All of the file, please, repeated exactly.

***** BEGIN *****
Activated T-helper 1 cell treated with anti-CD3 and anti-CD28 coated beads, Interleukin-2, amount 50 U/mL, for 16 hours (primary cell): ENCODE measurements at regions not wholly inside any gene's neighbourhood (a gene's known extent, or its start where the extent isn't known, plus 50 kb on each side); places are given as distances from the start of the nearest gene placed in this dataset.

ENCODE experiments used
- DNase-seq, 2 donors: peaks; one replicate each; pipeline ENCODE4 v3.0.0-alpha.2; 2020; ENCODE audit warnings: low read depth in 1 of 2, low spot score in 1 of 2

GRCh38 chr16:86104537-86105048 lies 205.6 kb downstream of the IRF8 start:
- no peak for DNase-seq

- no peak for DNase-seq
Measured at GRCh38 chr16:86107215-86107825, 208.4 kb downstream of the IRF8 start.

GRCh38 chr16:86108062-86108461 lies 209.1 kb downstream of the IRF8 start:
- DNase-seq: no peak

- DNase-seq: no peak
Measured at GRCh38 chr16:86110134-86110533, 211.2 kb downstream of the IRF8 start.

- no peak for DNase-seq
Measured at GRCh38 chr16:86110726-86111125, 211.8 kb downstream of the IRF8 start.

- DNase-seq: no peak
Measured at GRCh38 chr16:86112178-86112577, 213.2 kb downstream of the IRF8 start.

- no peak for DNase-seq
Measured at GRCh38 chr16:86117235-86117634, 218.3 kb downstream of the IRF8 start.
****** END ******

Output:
Activated T-helper 1 cell treated with anti-CD3 and anti-CD28 coated beads, Interleukin-2, amount 50 U/mL, for 16 hours (primary cell): ENCODE measurements at regions not wholly inside any gene's neighbourhood (a gene's known extent, or its start where the extent isn't known, plus 50 kb on each side); places are given as distances from the start of the nearest gene placed in this dataset.

ENCODE experiments used
- DNase-seq, 2 donors: peaks; one replicate each; pipeline ENCODE4 v3.0.0-alpha.2; 2020; ENCODE audit warnings: low read depth in 1 of 2, low spot score in 1 of 2

GRCh38 chr16:86104537-86105048 lies 205.6 kb downstream of the IRF8 start:
- no peak for DNase-seq

- no peak for DNase-seq
Measured at GRCh38 chr16:86107215-86107825, 208.4 kb downstream of the IRF8 start.

GRCh38 chr16:86108062-86108461 lies 209.1 kb downstream of the IRF8 start:
- DNase-seq: no peak

- DNase-seq: no peak
Measured at GRCh38 chr16:86110134-86110533, 211.2 kb downstream of the IRF8 start.

- no peak for DNase-seq
Measured at GRCh38 chr16:86110726-86111125, 211.8 kb downstream of the IRF8 start.

- DNase-seq: no peak
Measured at GRCh38 chr16:86112178-86112577, 213.2 kb downstream of the IRF8 start.

- no peak for DNase-seq
Measured at GRCh38 chr16:86117235-86117634, 218.3 kb downstream of the IRF8 start.